While 43% of respondents reported that their organizations are “behind or way behind,” 63% said they currently have a future of work (agile workforce) program we assume that the “programs” of these organizations range from being at a “strategy stage” to some “action stage. (We assume that the “programs” of these organizations range from being at a “strategy stage” to some degree of “action stage.) Given that 53% of respondents give a very high priority to responding to the future of work (agile workforce), it appears that not all organizations that have such a program consider it a top priority (a seeming inconsistency, but not impossible to explain).

Fifty-two percent of respondents at organizations with programs (or about  30% of all resondents surveyed) say that the CHRO/chief talent officer and the CEO are the key stakeholders driving such programs. (Of course it would be helpful to know what the remaining 68% of respondents said.) In any case, this finding that identifies CHRO and CEO as key stakeholders, along with the findings in the preceding paragraph, suggest that “agile workforce” has become a strategic focus among more than half of the organizations surveyed.

It’s not all strategic and future of work. Pursuit and adoption of an agile workforce model is also driven by problems and needs in the here and now. Respondents cite the following as what they need to achieve:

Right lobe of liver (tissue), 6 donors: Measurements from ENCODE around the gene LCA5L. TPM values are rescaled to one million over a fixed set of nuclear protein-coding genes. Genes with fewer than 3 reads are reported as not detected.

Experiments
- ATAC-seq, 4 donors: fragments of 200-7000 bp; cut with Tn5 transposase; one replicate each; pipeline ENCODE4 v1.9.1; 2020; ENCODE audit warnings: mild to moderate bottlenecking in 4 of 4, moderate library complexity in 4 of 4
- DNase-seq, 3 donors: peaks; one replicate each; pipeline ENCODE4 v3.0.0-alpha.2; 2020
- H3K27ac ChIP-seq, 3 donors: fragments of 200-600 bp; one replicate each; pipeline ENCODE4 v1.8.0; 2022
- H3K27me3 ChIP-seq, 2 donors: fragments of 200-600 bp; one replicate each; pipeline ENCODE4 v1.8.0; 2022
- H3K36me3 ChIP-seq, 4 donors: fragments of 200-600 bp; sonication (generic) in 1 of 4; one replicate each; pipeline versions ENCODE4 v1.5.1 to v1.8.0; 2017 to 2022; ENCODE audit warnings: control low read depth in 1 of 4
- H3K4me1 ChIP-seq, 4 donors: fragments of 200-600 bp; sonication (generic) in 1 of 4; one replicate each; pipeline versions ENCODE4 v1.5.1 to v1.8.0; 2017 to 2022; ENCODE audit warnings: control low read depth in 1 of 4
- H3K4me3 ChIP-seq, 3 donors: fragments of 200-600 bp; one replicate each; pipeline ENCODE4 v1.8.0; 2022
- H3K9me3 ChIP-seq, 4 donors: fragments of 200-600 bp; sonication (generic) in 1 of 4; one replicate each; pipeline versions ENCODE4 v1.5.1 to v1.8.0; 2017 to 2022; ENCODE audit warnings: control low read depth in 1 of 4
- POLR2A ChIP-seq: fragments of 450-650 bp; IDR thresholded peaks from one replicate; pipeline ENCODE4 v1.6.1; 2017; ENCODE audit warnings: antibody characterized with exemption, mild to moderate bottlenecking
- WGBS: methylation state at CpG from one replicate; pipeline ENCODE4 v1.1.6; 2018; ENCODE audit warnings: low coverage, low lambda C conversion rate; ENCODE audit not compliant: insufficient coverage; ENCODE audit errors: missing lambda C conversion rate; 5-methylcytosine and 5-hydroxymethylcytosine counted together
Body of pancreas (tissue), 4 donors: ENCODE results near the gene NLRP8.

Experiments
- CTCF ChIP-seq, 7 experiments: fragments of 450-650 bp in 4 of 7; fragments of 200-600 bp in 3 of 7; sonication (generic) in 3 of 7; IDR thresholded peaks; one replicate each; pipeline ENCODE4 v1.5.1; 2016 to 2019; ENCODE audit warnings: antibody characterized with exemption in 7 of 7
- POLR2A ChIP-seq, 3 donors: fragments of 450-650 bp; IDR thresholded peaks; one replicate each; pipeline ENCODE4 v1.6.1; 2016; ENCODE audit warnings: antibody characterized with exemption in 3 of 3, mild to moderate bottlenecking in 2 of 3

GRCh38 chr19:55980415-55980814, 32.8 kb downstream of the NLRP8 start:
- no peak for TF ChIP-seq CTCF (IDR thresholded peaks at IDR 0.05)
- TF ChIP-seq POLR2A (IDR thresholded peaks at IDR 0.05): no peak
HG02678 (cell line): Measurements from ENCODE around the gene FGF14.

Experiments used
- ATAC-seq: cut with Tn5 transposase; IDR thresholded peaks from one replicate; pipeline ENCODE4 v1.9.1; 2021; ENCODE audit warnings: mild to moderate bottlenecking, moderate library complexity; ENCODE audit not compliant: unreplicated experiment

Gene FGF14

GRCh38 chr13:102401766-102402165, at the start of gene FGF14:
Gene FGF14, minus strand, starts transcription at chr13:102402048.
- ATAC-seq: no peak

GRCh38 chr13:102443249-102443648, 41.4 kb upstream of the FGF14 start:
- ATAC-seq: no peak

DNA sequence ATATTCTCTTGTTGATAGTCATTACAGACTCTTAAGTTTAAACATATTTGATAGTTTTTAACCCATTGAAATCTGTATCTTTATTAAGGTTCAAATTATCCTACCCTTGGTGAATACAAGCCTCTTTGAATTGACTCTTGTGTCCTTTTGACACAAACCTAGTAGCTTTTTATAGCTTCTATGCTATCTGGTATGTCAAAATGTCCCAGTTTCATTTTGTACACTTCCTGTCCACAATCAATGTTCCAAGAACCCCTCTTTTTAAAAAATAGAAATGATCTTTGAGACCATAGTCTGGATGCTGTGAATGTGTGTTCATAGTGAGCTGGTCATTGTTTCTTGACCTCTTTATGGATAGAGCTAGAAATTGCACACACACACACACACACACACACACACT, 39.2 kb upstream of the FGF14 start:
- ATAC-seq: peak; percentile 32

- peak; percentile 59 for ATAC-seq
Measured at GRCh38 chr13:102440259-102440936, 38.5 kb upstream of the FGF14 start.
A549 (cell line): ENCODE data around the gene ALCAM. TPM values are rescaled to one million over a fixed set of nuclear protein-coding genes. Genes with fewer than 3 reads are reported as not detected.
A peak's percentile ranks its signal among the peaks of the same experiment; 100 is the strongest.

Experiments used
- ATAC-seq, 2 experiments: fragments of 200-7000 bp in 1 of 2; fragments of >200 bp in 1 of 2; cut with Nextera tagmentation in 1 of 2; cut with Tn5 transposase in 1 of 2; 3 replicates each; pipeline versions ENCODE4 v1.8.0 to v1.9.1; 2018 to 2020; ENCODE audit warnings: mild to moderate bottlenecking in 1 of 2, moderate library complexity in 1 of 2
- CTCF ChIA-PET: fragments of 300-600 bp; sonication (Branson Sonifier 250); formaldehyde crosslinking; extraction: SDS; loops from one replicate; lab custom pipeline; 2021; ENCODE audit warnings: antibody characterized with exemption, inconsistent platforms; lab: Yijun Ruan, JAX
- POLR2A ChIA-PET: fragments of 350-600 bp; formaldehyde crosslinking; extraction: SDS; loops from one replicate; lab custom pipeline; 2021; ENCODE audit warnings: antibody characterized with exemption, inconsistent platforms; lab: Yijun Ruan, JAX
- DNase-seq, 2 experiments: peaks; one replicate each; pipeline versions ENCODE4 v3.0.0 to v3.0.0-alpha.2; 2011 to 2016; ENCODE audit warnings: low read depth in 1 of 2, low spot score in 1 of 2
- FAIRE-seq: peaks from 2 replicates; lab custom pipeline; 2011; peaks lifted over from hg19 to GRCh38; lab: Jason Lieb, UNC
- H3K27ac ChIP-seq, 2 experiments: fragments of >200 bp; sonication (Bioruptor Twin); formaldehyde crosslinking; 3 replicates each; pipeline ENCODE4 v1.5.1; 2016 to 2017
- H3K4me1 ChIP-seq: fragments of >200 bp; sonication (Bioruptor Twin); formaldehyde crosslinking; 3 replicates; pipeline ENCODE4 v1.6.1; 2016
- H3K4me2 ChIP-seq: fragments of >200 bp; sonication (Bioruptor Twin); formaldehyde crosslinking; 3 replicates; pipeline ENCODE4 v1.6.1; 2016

• Access to highly skilled or specialized talent (75% of respondents)
  • Finding the right talent to get work done faster (62% of respondents)
  • Increased speed of talent acquisition (57% of respondents)
  • Reduced reliance on brand name consulting firms (40% of respondents).

Established ways of sourcing talent (hiring directly by traditional means or using incumbent intermediaries, including staffing and consulting firms) is not cutting it. For example, as reported, nearly half of respondents said it was taking more than 90 days to fill critical roles. About two-thirds of respondents said their companies were overspending on consulting firms.

Clearly, it is not only strategic concerns about the future of work that can lead organizations to consider the pursuit of an agile workforce model. There already problems and needs in the present that can add an impetus and urgency to doing so.

What Lies Ahead?

The Reimagining Work 20/20 report acknowledges that there are significant challenges and obstacles to realizing a new agile talent engagement and management model that will allow an organization to “access” talent, including tapping into the skills/expertise of an organization’s employees and creating agile project teams that blend internal talent and external independent, on-demand talent.

According to the report, the top three challenges standing in the way of companies trying to move forward into the future of work are: training (44%), planning and budgeting (38%) and technology (37%). With respect to technology, which was last on the list, Catalant reported that “36% percent of companies plan to increase the number of technology tools to manage their ‘talent supply chain’ in 2018  and therefore 64% do not — despite the importance of technology in supporting an agile workforce model.”

Online marketplaces are also crucial elements. However, 77% of HR leaders surveyed for the report could not name more than two of them. A more encouraging sign, however: 25% of companies that do not currently use online talent marketplaces plan to start using them in 2018.”